A farm that I have listed has had quite a bit of activity and interest from various Buyers. One of the agents that showed the property to their client, informed me that an offer may possibly be coming in. Fantastic!
I happily informed the Seller of this great news. The response I got was: “We are not accepting anything below the listed price.” The offer hasn’t come in yet and I feel like they have already turned it down. After several years of having the farm on and off the market with various agents, I thought they would be ecstatic with the news.
I understand that the farm has a lot of sentimental value and holds many memories, in which case the Seller feels the property has a high value. This factor does not have a dollar value.
What determines the market value of large acreage and farms has many different variables. First of all, is the land cleared, flat, sloping, dry, or is it swampy, mountainous and rocky, and completely wooded? The cleared, flat or sloping, and dry property is more desirable and valueable than the swampy, mountainous and rocky land because it usable while the latter is unusable.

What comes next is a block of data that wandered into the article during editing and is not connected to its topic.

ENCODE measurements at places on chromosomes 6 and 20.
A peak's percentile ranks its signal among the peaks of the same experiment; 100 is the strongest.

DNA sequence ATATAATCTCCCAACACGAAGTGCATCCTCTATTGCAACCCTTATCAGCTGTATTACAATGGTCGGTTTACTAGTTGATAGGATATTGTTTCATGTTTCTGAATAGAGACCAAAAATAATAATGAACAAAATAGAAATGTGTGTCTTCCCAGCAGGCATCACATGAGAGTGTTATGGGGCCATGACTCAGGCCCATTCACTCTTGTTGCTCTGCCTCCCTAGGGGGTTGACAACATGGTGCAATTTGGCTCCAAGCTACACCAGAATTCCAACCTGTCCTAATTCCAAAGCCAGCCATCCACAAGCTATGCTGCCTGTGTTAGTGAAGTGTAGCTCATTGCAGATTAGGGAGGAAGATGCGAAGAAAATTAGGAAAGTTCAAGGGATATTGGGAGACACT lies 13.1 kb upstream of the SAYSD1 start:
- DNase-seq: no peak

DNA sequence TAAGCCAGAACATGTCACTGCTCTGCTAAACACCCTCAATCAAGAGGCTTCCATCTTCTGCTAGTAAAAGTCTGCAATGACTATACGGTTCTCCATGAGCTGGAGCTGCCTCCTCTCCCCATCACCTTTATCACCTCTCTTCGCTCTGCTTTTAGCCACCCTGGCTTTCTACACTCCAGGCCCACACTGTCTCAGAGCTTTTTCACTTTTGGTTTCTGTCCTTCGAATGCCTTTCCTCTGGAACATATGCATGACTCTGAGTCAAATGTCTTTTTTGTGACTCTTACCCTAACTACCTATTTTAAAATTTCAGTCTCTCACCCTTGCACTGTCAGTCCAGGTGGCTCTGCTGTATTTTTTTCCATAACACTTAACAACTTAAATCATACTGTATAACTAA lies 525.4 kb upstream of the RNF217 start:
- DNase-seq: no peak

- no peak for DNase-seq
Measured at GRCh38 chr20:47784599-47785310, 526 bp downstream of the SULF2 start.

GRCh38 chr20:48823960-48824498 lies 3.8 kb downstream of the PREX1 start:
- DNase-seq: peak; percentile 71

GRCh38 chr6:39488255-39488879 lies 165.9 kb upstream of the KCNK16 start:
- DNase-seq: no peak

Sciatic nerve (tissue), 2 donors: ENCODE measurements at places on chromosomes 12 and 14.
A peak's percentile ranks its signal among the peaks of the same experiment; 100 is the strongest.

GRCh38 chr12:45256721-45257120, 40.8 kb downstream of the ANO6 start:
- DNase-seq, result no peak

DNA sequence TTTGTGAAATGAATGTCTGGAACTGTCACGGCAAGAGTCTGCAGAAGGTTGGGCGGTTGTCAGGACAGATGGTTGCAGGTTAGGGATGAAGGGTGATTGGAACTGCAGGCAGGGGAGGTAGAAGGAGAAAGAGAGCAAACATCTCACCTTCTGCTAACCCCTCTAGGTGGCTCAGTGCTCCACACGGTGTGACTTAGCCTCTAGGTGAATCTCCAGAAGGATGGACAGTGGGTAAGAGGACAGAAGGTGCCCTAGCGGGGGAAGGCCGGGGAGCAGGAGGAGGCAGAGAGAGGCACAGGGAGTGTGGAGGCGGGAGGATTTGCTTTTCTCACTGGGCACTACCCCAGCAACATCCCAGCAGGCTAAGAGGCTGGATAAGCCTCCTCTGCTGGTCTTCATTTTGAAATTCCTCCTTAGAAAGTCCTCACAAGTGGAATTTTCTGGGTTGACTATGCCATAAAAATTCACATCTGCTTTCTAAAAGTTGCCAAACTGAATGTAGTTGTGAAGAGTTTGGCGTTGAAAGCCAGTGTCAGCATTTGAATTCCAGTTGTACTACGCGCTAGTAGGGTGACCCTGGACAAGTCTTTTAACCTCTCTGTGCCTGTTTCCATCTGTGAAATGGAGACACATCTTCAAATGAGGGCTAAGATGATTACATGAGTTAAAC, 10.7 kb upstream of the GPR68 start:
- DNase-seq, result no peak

The next step is looking at comparable farm properties to see what they sold for, what farms are currently on the market, what properties expired and what ones are under agreement. All these factors help determine the market value of the farm property.
What needs to be considered also is that large acreage is worth less per acre than smaller acreages. Remember, Buyers save in quantity.
To sum it up, before turning down any offer on a farm property, look at it first, determine what the market value and the terrain is like, then decide from there. If an offer does come in, negotiate. There is a middle ground both parties can agree on.
Besides, not that many Buyers are searching for a farm with lots of acreage.